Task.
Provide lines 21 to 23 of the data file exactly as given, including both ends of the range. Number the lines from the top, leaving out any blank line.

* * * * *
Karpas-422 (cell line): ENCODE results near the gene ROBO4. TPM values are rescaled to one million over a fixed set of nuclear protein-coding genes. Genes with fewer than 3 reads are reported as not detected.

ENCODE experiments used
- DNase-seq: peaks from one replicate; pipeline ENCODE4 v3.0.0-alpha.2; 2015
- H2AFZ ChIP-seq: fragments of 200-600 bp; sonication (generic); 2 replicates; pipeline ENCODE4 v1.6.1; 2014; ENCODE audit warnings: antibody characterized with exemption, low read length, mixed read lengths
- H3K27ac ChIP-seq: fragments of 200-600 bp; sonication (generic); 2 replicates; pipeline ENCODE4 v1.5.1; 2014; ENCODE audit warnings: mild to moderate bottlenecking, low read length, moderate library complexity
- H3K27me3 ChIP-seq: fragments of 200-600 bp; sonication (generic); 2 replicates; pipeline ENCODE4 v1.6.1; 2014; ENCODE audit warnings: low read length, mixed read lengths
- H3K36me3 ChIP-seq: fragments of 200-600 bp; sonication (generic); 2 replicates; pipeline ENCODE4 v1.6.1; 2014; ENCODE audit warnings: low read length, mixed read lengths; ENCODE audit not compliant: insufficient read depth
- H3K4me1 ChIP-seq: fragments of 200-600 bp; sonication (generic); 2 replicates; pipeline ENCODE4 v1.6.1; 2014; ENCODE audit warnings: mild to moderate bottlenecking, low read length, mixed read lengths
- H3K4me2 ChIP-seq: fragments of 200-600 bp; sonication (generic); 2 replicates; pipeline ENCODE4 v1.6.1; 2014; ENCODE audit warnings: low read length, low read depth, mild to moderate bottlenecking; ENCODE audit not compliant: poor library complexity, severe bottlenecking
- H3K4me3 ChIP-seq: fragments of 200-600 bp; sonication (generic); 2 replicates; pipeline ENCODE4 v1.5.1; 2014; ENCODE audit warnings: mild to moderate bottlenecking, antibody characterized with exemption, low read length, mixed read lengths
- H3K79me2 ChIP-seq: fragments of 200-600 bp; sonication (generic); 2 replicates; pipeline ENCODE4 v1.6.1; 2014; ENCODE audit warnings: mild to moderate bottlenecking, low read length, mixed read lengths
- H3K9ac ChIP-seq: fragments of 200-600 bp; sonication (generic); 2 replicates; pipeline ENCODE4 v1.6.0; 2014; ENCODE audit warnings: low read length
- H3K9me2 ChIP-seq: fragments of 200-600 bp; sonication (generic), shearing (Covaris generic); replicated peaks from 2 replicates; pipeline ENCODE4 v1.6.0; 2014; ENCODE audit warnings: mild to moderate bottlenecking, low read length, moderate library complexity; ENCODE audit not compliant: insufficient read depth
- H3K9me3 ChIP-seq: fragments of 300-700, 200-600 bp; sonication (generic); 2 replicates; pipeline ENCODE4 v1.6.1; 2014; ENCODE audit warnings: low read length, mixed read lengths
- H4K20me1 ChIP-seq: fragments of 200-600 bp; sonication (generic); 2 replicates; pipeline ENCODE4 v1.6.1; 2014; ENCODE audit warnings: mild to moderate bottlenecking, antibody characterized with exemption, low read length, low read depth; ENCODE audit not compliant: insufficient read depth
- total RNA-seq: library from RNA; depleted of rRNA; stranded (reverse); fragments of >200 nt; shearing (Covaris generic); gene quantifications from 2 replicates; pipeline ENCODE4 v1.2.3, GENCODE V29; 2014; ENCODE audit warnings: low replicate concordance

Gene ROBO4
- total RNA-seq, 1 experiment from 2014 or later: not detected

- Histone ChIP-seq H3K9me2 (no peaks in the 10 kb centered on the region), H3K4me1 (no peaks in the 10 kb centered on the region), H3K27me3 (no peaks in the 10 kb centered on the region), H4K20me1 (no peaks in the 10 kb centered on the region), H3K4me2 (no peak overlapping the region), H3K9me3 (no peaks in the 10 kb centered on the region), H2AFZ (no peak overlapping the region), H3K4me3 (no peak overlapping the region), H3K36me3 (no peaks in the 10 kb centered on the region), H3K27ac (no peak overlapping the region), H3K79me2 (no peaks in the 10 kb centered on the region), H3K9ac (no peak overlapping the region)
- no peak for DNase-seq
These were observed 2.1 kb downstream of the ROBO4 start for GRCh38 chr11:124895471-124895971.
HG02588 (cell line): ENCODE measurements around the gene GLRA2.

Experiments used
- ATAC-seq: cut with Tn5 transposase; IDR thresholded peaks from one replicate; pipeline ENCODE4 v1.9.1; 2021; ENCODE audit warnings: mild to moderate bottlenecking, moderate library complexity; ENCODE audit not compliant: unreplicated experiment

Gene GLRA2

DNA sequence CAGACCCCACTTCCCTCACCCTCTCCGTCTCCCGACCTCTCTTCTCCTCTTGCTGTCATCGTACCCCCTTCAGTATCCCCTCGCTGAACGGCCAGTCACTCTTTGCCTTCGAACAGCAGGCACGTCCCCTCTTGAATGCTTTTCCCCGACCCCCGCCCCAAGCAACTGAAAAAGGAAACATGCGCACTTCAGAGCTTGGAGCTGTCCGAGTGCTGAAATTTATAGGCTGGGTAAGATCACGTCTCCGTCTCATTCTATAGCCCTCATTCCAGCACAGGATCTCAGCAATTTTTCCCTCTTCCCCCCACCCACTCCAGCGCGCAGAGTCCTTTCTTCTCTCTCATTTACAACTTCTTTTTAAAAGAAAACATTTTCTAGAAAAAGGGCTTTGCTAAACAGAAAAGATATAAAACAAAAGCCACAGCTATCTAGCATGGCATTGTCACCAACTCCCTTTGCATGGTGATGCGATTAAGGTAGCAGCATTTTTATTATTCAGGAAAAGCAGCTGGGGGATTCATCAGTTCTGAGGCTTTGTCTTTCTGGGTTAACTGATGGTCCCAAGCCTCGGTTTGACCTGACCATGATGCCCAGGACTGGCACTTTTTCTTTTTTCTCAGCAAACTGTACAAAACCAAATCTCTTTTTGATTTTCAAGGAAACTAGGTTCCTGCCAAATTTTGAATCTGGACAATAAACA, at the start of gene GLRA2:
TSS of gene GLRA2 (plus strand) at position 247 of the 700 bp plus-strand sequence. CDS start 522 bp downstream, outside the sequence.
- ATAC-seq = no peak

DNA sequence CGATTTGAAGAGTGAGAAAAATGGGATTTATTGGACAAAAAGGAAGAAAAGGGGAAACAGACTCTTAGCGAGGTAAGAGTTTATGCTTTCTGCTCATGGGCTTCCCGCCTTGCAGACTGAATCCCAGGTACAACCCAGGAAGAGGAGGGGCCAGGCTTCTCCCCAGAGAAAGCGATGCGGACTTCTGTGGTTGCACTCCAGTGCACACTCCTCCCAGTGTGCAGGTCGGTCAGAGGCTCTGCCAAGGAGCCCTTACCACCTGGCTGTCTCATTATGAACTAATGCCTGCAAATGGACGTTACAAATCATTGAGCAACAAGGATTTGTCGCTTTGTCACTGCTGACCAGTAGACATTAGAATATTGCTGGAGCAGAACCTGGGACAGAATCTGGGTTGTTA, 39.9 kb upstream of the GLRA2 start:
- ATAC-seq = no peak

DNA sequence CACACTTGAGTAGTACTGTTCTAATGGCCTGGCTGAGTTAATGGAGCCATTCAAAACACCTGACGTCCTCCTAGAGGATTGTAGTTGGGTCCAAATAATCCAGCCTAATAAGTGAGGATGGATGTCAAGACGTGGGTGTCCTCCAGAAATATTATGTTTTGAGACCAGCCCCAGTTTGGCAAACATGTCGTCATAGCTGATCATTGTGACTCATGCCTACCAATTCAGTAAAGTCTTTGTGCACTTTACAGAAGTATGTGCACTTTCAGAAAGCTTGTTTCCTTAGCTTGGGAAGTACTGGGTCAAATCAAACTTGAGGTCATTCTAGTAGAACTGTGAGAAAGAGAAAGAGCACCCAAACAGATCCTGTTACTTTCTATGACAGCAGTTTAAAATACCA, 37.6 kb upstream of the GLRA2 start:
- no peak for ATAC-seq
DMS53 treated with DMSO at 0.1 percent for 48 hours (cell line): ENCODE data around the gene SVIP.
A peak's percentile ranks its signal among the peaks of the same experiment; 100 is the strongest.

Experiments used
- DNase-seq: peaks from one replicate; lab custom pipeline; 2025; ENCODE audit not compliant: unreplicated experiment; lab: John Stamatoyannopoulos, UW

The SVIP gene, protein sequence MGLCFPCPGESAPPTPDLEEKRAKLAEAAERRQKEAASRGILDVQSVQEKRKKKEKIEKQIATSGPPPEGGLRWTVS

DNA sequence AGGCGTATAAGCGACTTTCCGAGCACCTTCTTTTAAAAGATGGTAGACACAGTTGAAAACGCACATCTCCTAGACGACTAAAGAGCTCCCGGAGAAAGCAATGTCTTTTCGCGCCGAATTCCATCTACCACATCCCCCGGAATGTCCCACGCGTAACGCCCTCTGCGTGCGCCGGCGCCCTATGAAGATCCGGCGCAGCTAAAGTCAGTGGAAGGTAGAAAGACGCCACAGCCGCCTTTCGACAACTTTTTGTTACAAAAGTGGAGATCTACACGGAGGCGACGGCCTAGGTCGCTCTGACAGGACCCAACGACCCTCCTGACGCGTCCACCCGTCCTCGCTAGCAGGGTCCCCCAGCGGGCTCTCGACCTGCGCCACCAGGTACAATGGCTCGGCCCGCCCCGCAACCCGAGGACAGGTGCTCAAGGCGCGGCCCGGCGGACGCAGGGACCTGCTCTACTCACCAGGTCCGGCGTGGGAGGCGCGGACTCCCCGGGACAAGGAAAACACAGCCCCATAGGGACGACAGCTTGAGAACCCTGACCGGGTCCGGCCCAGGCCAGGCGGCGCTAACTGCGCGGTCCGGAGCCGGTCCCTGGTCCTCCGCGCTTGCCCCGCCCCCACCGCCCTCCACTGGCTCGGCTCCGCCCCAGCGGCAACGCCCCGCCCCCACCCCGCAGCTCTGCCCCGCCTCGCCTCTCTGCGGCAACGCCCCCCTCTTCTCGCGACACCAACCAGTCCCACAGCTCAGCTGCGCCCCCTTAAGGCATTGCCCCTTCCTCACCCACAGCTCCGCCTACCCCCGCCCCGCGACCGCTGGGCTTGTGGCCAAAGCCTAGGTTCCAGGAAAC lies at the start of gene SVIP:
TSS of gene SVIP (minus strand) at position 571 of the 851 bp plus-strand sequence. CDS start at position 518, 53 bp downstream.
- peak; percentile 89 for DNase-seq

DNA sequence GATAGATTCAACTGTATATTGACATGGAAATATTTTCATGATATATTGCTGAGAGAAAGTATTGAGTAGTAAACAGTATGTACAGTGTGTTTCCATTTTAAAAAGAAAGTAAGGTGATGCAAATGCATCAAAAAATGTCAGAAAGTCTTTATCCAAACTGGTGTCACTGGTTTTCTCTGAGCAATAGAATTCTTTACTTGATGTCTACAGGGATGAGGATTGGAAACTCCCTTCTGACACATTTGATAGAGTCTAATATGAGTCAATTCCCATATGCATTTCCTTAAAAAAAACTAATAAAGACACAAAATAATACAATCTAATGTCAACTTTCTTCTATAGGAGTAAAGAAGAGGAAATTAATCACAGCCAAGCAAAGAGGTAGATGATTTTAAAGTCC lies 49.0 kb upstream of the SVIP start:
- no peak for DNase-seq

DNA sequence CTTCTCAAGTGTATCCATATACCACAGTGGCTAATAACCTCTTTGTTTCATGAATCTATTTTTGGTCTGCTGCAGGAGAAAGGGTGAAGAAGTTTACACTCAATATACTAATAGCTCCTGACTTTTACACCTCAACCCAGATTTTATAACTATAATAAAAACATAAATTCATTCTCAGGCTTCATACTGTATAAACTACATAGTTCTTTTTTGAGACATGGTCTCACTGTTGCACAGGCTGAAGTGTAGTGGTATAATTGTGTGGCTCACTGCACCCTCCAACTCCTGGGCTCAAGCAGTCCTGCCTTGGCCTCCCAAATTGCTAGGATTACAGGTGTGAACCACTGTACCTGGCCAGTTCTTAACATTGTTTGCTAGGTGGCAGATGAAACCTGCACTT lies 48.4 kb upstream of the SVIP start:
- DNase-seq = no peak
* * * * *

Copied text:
These were observed 2.1 kb downstream of the ROBO4 start for GRCh38 chr11:124895471-124895971.
HG02588 (cell line): ENCODE measurements around the gene GLRA2.

Experiments used